The elegiac poems of Emily Dickinson provide what is perhaps the clearest depiction of the conflicting emotions inherent to the death-conscious nineteenth century. In one such poem, Dickinson’s oxymoronic phrase, “Dark Parade,” encapsulates the spirit of a social movement that was born of a desire to comfort the grief-stricken and to beautify the horrific. Throughout Dickinson’s corpus of elegiac poetry, the speaker echoes these sentiments and crafts an insightful portrait, juxtaposing the stark horror of death with the ethereal beauty of ceremony. As Dickinson’s elegies are traced over time, the poems develop as microcosmic representations of a grieving nation, as the speaker resacralizes the corruption of the death scene in the domestic realm. Particularly through her death-bed narratives, the poet exemplifies the paradox that was the 1800s-death scene, the “Dark Parade.” Carefully placed together, the two simple words create an image—couched within the ostentatious display of ritual and deeply embedded in the v disconsolate setting of mourning. In doing so, Dickinson’s speaker captures the essence of the nineteenth-century Victorian “cult of death.”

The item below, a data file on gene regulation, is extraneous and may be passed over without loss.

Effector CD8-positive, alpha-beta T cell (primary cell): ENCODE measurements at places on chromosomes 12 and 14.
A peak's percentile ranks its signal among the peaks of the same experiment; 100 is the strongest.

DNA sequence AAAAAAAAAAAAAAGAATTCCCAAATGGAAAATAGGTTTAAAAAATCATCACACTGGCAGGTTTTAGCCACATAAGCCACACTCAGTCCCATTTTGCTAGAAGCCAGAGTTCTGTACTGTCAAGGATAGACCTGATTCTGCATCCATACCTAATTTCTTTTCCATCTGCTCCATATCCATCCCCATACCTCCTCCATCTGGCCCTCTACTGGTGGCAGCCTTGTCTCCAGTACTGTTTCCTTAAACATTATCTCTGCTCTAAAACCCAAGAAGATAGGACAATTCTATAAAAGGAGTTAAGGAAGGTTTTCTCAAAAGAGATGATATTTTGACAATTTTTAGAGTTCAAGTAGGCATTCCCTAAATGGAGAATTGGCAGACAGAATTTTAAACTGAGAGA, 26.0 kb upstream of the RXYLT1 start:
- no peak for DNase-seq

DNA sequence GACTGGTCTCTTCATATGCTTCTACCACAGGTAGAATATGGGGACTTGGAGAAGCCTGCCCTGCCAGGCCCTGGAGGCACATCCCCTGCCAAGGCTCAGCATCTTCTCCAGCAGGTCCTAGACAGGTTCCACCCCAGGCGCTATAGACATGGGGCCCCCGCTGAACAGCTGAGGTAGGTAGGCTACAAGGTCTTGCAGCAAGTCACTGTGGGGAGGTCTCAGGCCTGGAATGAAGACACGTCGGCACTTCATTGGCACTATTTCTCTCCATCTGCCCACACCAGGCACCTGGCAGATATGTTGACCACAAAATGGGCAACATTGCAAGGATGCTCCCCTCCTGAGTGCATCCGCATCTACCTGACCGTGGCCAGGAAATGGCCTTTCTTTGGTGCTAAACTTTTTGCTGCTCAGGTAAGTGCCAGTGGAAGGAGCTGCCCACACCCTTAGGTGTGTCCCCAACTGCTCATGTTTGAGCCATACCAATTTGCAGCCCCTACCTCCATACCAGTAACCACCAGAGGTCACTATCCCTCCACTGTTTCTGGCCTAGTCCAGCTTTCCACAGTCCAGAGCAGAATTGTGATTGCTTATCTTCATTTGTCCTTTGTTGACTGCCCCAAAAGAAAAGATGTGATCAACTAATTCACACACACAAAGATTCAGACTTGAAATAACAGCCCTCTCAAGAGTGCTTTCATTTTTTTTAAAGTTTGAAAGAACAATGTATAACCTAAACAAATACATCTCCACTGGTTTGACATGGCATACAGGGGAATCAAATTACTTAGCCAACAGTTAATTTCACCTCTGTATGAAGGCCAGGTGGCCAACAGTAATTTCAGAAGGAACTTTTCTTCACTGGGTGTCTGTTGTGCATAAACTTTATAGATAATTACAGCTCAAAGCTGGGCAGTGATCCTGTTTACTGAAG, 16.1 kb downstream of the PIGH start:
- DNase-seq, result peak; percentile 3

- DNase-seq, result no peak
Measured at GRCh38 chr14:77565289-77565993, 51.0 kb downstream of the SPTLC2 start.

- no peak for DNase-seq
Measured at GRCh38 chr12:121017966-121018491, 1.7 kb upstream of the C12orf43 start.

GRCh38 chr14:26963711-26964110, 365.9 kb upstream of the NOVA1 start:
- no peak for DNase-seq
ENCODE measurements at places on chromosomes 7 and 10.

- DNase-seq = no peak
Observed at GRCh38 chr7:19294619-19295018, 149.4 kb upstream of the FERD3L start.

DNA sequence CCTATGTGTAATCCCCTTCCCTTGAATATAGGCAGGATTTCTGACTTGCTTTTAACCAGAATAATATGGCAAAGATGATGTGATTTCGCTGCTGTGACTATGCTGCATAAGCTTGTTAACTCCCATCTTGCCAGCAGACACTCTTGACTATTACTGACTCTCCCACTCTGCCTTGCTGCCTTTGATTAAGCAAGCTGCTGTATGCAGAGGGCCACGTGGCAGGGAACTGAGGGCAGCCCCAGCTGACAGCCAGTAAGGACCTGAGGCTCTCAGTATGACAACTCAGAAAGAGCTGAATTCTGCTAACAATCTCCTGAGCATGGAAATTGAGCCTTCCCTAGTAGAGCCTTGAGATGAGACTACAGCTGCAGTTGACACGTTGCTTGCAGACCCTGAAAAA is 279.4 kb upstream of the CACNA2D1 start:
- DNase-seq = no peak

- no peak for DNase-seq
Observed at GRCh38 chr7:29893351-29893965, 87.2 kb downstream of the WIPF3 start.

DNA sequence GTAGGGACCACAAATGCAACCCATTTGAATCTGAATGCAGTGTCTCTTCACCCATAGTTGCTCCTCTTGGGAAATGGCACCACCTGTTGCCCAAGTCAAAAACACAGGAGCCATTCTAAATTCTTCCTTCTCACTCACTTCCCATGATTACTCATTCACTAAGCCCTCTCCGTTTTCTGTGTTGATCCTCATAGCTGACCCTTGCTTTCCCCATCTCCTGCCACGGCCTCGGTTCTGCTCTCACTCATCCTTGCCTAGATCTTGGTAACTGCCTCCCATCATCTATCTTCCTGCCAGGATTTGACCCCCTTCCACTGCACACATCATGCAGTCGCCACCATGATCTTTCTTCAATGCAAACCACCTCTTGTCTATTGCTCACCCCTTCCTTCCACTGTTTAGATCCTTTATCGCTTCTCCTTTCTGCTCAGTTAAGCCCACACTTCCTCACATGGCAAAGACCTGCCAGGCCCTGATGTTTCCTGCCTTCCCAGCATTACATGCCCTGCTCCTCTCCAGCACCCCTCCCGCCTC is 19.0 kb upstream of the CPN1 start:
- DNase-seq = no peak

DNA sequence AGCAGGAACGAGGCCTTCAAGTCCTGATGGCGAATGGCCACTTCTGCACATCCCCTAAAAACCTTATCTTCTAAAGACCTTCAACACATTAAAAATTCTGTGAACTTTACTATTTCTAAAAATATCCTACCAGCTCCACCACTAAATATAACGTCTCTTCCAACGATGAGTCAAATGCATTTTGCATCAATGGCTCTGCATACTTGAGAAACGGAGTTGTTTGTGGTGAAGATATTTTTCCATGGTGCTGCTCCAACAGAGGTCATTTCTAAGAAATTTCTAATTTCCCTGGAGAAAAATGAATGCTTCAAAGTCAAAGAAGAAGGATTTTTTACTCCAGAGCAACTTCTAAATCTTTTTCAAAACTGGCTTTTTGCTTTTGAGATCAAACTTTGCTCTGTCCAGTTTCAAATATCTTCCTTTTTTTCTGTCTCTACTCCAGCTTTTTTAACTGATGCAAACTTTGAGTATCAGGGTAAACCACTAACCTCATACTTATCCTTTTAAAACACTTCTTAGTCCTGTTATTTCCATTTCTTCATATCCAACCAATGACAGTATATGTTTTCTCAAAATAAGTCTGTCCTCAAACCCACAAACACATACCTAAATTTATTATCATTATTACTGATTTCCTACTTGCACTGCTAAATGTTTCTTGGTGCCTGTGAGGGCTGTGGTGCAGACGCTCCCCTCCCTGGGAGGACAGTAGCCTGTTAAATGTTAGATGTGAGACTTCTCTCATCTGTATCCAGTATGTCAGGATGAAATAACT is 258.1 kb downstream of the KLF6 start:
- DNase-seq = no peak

Date of publication

Spring 5-5-2017

Document Type




Persistent identifier


Committee members

Dr. Ann Beebe, chair; Dr. Anett Jessop, member; Dr. Catherine Ross, member


Master of Arts in English